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Root Canal Treatment

04 Mar 2014
Even if one of your teeth becomes injured or decayed, it can often be saved through a specialized dental procedure known as root canal (endodontic) treatment. To help you understand when and why you might need this procedure and how a damaged tooth can be saved, we have answered some of the most frequently asked questions about endodontic treatment.

Frequently Asked Questions


What is root canal treatment?

Root canal treatment usually involves the removal of the tooth's pulp, a small thread-like tissue that was important for tooth development. Once removed, it is replaced with materials that seal off the root canal from its surrounding tissues. Years ago, diseased or injured teeth were often extracted. Today, even if the pulp in one of your teeth becomes injured or infected, the tooth often can be saved through root canal (endodontic) treatment. Endodontics is the branch of dentistry concerned with the prevention, diagnosis and treatment of diseases or injuries to the dental pulp.

What is the dental pulp?

The pulp is the soft tissue that contains nerves, blood vessels and connective tissue. It lies within the tooth and extends from the crown of the tooth to the tip of the root in the bone of the jaws.

What happens if the pulp gets injured?

An abscessed (infected) tooth caused by tooth decay. When the pulp is diseased or injured and can't repair itself, it dies. The most common cause of pulp death is a cracked tooth or a deep cavity. Both of these problems can let germs (bacteria) enter the pulp. Germs can cause an infection inside the tooth. Left without treatment, pus builds up at the root tip, in the jawbone, forming a "pus-pocket" called an abscess. An abscess can cause damage to the bone around the teeth.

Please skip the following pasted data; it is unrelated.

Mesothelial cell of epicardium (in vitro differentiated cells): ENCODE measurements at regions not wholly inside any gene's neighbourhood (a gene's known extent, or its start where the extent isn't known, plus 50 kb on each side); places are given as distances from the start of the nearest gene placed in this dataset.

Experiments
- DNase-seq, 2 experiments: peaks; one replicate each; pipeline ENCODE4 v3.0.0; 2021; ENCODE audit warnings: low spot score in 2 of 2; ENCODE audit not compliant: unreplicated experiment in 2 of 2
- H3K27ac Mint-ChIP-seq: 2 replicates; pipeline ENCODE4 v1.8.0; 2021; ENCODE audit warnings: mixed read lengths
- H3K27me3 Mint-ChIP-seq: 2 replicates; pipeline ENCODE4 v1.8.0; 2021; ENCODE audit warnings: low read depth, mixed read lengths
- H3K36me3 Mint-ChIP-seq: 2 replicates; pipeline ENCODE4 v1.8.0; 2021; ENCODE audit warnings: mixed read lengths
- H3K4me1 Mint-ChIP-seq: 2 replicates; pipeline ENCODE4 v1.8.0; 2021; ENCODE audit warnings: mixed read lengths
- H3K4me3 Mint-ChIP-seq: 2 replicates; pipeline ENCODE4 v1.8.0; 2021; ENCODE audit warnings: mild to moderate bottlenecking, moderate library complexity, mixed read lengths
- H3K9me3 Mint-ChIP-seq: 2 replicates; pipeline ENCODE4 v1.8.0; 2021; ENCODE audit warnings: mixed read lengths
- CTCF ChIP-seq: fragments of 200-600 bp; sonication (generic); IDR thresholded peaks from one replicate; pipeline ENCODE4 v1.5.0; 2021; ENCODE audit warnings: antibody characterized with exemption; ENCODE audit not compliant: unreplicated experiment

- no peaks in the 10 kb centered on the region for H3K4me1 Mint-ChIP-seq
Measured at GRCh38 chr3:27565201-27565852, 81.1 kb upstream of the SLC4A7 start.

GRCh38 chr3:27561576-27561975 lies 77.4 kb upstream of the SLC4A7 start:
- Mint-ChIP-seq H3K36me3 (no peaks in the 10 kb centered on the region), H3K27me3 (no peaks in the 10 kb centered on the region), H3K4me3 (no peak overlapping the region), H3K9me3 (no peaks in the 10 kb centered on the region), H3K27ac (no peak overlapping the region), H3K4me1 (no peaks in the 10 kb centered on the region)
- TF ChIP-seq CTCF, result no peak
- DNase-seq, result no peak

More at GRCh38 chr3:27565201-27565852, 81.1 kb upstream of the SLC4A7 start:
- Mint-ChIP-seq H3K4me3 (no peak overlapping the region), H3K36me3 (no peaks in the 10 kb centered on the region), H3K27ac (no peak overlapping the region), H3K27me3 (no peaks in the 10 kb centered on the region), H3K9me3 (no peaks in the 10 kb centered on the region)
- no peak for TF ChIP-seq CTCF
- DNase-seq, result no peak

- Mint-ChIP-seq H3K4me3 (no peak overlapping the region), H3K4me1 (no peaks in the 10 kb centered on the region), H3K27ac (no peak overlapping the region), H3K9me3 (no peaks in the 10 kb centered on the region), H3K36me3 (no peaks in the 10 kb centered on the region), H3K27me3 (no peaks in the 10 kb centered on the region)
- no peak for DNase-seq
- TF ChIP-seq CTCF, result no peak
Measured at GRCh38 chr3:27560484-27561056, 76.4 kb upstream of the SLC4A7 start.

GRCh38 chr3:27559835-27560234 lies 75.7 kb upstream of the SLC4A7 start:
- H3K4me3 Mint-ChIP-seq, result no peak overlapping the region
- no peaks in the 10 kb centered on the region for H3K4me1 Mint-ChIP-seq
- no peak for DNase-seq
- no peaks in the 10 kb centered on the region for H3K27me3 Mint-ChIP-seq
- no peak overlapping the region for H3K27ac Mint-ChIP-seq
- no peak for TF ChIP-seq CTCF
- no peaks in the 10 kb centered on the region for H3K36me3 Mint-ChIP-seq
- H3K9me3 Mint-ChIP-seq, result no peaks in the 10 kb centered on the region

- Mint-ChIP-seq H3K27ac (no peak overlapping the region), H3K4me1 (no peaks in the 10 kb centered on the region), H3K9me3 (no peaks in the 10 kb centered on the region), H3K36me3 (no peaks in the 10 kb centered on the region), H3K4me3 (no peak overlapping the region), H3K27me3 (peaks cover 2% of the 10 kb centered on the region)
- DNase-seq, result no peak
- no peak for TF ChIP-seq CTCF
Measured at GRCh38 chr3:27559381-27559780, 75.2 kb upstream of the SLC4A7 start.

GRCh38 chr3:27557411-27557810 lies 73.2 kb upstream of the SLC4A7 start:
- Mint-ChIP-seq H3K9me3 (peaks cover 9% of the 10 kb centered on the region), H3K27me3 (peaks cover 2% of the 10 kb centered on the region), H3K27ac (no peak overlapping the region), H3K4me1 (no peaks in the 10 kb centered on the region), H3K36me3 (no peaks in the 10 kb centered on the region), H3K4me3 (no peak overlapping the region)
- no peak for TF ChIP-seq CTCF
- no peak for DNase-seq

Why does the pulp need to be removed?

When the infected pulp is not removed, pain and swelling can result. Certain byproducts of the infection can injure your jaw bones. Without treatment, your tooth may have to be removed.

Why couldn't you just remove the tooth?

There are many disadvantages to losing a natural tooth. When a tooth is removed and not replaced, the adjacent teeth may begin to shift from their normal position. This may cause the teeth to become crooked or crowded, which decreases biting and chewing efficiency. Crowded or crooked teeth may be more prone to gum disease because they are harder to keep clean than properly aligned teeth. A replacement tooth (an implant or bridge) is usually more expensive than endodontic treatment and can involve more extensive dental procedures on adjacent teeth. A natural tooth is normally better than artificial teeth.

How long will the restored tooth last?

Your restored tooth could last a lifetime, if you continue to care for your teeth and gums. However, regular checkups are necessary. As long as the root(s) of a treated tooth are nourished by the tissues around it, your tooth will remain healthy.

What material will be used for the crown?

Crowns are made from a number of materials. Gold alloys or nonprecious alloys, or porcelain or ceramic, acrylic or composite resin or combinations of these materials may be used. The type of material used for the crown will depend on a number of factors including where the tooth is located in your mouth, the color of the tooth and the amount of natural tooth remaining. Speak to Dr. Anderson about which option is suited to your situation.